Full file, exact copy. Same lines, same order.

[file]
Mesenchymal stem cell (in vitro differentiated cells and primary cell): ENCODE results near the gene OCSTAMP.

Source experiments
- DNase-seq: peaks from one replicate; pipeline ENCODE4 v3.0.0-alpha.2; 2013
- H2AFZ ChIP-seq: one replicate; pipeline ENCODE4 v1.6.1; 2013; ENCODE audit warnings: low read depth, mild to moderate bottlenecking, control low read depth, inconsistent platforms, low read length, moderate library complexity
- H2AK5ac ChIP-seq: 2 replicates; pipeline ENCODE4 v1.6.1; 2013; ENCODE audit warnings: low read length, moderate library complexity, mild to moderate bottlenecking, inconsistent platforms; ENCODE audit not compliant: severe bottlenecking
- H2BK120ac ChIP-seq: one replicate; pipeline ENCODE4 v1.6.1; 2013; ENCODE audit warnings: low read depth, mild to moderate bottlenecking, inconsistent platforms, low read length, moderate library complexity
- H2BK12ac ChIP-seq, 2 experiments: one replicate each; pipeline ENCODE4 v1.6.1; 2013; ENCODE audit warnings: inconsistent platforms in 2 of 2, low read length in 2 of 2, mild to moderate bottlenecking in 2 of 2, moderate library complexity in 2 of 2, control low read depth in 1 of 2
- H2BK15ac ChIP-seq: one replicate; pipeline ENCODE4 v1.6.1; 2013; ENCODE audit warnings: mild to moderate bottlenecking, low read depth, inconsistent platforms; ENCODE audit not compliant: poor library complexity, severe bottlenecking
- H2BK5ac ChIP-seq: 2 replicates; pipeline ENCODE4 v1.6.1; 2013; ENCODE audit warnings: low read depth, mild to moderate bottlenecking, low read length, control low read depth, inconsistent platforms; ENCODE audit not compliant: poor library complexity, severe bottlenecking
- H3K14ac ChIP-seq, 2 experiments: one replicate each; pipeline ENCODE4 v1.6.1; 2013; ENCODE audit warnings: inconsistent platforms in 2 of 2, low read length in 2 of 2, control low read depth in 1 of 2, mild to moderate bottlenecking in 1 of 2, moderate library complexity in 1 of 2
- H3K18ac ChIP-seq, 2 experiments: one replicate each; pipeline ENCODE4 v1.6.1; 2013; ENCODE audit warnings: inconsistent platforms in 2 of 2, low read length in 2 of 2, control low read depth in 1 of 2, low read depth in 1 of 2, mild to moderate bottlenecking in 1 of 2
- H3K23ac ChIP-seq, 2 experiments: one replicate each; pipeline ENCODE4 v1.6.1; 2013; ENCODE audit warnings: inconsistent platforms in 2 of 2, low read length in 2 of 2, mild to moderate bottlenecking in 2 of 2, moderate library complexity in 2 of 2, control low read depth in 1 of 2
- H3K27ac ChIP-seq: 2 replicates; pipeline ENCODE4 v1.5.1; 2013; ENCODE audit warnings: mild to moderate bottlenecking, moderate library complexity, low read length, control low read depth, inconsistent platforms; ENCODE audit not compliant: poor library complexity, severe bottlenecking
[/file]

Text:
Mesenchymal stem cell (in vitro differentiated cells and primary cell): ENCODE results near the gene OCSTAMP.

Source experiments
- DNase-seq: peaks from one replicate; pipeline ENCODE4 v3.0.0-alpha.2; 2013
- H2AFZ ChIP-seq: one replicate; pipeline ENCODE4 v1.6.1; 2013; ENCODE audit warnings: low read depth, mild to moderate bottlenecking, control low read depth, inconsistent platforms, low read length, moderate library complexity
- H2AK5ac ChIP-seq: 2 replicates; pipeline ENCODE4 v1.6.1; 2013; ENCODE audit warnings: low read length, moderate library complexity, mild to moderate bottlenecking, inconsistent platforms; ENCODE audit not compliant: severe bottlenecking
- H2BK120ac ChIP-seq: one replicate; pipeline ENCODE4 v1.6.1; 2013; ENCODE audit warnings: low read depth, mild to moderate bottlenecking, inconsistent platforms, low read length, moderate library complexity
- H2BK12ac ChIP-seq, 2 experiments: one replicate each; pipeline ENCODE4 v1.6.1; 2013; ENCODE audit warnings: inconsistent platforms in 2 of 2, low read length in 2 of 2, mild to moderate bottlenecking in 2 of 2, moderate library complexity in 2 of 2, control low read depth in 1 of 2
- H2BK15ac ChIP-seq: one replicate; pipeline ENCODE4 v1.6.1; 2013; ENCODE audit warnings: mild to moderate bottlenecking, low read depth, inconsistent platforms; ENCODE audit not compliant: poor library complexity, severe bottlenecking
- H2BK5ac ChIP-seq: 2 replicates; pipeline ENCODE4 v1.6.1; 2013; ENCODE audit warnings: low read depth, mild to moderate bottlenecking, low read length, control low read depth, inconsistent platforms; ENCODE audit not compliant: poor library complexity, severe bottlenecking
- H3K14ac ChIP-seq, 2 experiments: one replicate each; pipeline ENCODE4 v1.6.1; 2013; ENCODE audit warnings: inconsistent platforms in 2 of 2, low read length in 2 of 2, control low read depth in 1 of 2, mild to moderate bottlenecking in 1 of 2, moderate library complexity in 1 of 2
- H3K18ac ChIP-seq, 2 experiments: one replicate each; pipeline ENCODE4 v1.6.1; 2013; ENCODE audit warnings: inconsistent platforms in 2 of 2, low read length in 2 of 2, control low read depth in 1 of 2, low read depth in 1 of 2, mild to moderate bottlenecking in 1 of 2
- H3K23ac ChIP-seq, 2 experiments: one replicate each; pipeline ENCODE4 v1.6.1; 2013; ENCODE audit warnings: inconsistent platforms in 2 of 2, low read length in 2 of 2, mild to moderate bottlenecking in 2 of 2, moderate library complexity in 2 of 2, control low read depth in 1 of 2
- H3K27ac ChIP-seq: 2 replicates; pipeline ENCODE4 v1.5.1; 2013; ENCODE audit warnings: mild to moderate bottlenecking, moderate library complexity, low read length, control low read depth, inconsistent platforms; ENCODE audit not compliant: poor library complexity, severe bottlenecking